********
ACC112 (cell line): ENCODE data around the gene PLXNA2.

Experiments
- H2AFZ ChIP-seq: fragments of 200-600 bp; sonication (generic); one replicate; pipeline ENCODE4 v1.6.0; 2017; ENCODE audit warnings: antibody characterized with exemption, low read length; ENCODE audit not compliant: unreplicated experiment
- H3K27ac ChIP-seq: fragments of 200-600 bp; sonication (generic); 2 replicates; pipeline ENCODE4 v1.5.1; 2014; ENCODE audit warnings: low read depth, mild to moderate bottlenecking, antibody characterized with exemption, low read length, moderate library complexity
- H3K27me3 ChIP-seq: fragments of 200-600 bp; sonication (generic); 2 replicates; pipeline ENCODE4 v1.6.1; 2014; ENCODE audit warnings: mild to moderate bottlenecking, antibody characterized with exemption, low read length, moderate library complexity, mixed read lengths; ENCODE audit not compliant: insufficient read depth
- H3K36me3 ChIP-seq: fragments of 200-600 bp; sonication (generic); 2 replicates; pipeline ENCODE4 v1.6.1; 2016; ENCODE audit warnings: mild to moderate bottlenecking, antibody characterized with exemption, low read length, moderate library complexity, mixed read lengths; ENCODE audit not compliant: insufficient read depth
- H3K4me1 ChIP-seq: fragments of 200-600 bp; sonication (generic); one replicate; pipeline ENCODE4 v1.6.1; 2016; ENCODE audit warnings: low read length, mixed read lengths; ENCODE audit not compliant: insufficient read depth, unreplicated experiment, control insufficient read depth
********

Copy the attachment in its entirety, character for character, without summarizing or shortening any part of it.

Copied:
ACC112 (cell line): ENCODE data around the gene PLXNA2.

Experiments
- H2AFZ ChIP-seq: fragments of 200-600 bp; sonication (generic); one replicate; pipeline ENCODE4 v1.6.0; 2017; ENCODE audit warnings: antibody characterized with exemption, low read length; ENCODE audit not compliant: unreplicated experiment
- H3K27ac ChIP-seq: fragments of 200-600 bp; sonication (generic); 2 replicates; pipeline ENCODE4 v1.5.1; 2014; ENCODE audit warnings: low read depth, mild to moderate bottlenecking, antibody characterized with exemption, low read length, moderate library complexity
- H3K27me3 ChIP-seq: fragments of 200-600 bp; sonication (generic); 2 replicates; pipeline ENCODE4 v1.6.1; 2014; ENCODE audit warnings: mild to moderate bottlenecking, antibody characterized with exemption, low read length, moderate library complexity, mixed read lengths; ENCODE audit not compliant: insufficient read depth
- H3K36me3 ChIP-seq: fragments of 200-600 bp; sonication (generic); 2 replicates; pipeline ENCODE4 v1.6.1; 2016; ENCODE audit warnings: mild to moderate bottlenecking, antibody characterized with exemption, low read length, moderate library complexity, mixed read lengths; ENCODE audit not compliant: insufficient read depth
- H3K4me1 ChIP-seq: fragments of 200-600 bp; sonication (generic); one replicate; pipeline ENCODE4 v1.6.1; 2016; ENCODE audit warnings: low read length, mixed read lengths; ENCODE audit not compliant: insufficient read depth, unreplicated experiment, control insufficient read depth